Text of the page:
Living with dementia at home

An estimated 425,000 Australians are living with dementia and this number is steadily increasing. By 2025, this number is expected to increase to more than 536,000.

Dementia not only impacts the individuals living with the condition but the estimated 1.2 million Australians who are involved in their support and care.

September is Dementia Awareness Month, which focuses on improving the lives of people living with dementia, their families and carers. This year’s theme is Small actions Big difference.

One action Dementia Australia is asking us all to take is to become a Dementia Friend.

The majority of people with dementia live in the community and can often feel socially isolated and wish they had more opportunities to interact with others. If more of us became dementia friends, we could create dementia-friendly communities where people living with dementia could be supported to live a high-quality life with meaning, purpose and value.

According to Dementia Australia, in a dementia-friendly community:

  • people are aware of and understand dementia
  • people with dementia continue to be active participants in their own lives
  • health staff are educated about dementia and treat people living with dementia with respect and empathy
  • businesses provide accessible services to people with dementia, including having staff who understand dementia and know how to communicate effectively
  • employers provide support for people living with the disabilities of dementia to continue with paid employment
  • the physical environment enables people with dementia to get out and about safely
  • social groups and organisations are welcoming and inclusive of members with dementia

Making a home environment dementia friendly

Just as making our communities dementia friendly can make a big difference, there are small changes you can make to the home environment that can make a big impact too.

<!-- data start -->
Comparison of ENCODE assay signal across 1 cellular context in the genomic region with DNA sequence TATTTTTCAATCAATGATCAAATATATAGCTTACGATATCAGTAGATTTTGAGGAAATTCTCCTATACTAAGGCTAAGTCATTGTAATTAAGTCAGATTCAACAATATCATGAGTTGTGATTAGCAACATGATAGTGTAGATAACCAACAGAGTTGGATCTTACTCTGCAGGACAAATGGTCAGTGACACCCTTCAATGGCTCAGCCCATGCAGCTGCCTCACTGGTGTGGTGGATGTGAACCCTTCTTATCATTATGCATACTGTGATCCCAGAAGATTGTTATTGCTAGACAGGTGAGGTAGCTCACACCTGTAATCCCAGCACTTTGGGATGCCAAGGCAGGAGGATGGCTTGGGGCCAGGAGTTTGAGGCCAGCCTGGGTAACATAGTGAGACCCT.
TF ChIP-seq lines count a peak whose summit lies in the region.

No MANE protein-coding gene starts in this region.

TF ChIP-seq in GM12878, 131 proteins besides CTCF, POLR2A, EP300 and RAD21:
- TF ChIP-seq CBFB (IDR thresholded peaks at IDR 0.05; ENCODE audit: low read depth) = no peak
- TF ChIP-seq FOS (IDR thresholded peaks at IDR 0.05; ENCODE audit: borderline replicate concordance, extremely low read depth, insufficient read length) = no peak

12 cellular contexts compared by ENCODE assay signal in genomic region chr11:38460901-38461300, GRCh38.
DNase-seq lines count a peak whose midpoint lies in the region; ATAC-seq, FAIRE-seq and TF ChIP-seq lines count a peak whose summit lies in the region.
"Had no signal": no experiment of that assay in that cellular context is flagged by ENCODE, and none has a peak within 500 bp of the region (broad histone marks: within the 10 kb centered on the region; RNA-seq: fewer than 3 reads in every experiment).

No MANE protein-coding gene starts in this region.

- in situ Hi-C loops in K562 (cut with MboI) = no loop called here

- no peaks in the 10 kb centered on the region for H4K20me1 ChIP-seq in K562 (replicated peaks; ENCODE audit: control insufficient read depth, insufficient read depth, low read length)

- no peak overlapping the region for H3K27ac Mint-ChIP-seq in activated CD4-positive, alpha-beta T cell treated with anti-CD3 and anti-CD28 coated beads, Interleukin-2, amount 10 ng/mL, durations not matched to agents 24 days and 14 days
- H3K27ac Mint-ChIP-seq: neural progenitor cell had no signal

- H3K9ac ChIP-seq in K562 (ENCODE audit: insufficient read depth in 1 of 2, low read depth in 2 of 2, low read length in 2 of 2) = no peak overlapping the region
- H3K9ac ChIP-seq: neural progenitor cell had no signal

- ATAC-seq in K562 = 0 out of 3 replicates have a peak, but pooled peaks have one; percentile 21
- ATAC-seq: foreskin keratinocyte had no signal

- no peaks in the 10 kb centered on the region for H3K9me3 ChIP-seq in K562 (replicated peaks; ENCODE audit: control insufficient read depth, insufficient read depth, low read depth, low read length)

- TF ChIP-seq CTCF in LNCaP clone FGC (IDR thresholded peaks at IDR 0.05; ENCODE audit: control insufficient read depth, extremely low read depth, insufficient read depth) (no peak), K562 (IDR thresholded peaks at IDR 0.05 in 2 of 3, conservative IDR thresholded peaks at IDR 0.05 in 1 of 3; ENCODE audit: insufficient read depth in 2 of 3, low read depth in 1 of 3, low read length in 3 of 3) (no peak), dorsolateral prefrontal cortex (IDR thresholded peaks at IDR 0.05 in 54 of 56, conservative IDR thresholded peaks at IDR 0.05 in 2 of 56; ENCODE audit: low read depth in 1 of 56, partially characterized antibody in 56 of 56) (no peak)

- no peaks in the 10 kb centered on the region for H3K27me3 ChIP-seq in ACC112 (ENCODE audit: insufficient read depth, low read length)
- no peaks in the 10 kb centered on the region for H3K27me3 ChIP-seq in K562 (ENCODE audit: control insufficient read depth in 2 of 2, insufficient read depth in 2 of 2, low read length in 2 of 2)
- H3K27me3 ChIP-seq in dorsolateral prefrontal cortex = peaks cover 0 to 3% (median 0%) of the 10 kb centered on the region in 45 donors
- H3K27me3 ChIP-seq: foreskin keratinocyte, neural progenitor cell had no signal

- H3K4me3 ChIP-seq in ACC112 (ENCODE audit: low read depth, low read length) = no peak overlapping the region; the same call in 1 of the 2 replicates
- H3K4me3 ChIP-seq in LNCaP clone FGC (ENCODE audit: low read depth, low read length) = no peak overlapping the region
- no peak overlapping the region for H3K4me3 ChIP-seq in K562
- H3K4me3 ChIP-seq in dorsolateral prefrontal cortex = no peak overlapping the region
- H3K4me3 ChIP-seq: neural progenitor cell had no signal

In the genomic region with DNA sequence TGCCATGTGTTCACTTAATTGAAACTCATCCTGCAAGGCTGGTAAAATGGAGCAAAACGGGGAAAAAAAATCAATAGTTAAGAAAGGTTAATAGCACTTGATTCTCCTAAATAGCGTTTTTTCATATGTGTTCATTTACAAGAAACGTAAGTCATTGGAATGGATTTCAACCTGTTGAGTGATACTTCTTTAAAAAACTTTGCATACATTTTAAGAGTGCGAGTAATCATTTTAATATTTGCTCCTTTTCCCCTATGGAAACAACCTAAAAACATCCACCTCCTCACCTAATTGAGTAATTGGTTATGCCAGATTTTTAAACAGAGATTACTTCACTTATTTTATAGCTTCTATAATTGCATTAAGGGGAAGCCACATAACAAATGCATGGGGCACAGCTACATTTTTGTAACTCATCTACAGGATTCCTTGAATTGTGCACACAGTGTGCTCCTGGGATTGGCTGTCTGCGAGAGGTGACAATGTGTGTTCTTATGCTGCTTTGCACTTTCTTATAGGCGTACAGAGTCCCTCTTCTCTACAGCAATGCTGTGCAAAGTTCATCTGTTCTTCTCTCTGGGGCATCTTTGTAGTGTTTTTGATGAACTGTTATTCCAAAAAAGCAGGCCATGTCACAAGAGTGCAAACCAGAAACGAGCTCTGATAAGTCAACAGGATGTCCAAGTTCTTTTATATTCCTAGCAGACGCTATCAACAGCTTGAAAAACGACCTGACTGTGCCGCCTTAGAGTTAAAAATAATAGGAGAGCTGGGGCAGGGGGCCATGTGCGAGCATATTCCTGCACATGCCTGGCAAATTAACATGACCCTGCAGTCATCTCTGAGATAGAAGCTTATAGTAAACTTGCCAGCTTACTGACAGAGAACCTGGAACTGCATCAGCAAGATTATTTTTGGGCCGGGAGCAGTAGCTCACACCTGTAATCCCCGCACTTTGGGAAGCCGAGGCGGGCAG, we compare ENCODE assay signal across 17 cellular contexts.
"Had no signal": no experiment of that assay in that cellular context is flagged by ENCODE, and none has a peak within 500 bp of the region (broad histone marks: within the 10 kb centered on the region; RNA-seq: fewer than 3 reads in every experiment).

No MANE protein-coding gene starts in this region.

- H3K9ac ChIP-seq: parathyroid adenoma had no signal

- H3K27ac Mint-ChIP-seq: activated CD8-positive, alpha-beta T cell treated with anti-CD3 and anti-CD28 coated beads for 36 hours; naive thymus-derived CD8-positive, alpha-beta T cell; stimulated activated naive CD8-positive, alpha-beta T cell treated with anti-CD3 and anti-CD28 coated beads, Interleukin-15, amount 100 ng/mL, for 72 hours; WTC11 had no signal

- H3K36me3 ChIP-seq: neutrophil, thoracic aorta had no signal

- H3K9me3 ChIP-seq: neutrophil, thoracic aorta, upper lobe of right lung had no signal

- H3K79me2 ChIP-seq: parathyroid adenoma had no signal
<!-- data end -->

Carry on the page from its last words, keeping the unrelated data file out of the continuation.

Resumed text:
A dementia-friendly environment at home can help a person with dementia maintain ties to what’s familiar to support their independence and wellbeing. A dementia-friendly home can allow easy access and orientation, provide support for daily activities and hobbies while also taking into consideration issues like safety and security.

Dementia Australia suggests considering individual factors before making changes to the home environment. Some key questions include:

  • What physical or thinking changes is the person experiencing? For example, difficulty finding familiar items around the home.
  • How can I help the person continue to feel comfortable and relaxed at home?
  • How can I help the person continue doing things they enjoy at home?
  • What can I do to help the person continue to feel valued and included in daily life?
  • When is the best time of day to discuss making these changes in the home?
  • What aids, cues or prompts such as clocks, signs or a message board may help the person manage daily tasks?

For a full list of home adaptations for a person living with dementia, see Dementia Australia’s Adapting your Home Help Sheet.

Caring for someone with dementia at home

If you are a carer looking after a loved one with dementia, it’s important to ensure you are taking time out to care for yourself as well.

Finding out that a loved one has been diagnosed with dementia is an anxious and emotional time and it’s important that you get support for yourself while you work towards finding the best way to support your loved one.

This can include:

  • Joining a support group where you can meet others in the same position as yourself
  • Enlisting a home care provider that can deliver some of the specialised dementia care to support you both
  • Looking at respite and short term care to allow you to take a break from your caring role when you need it.

For more information and resources, visit Dementia Australia.

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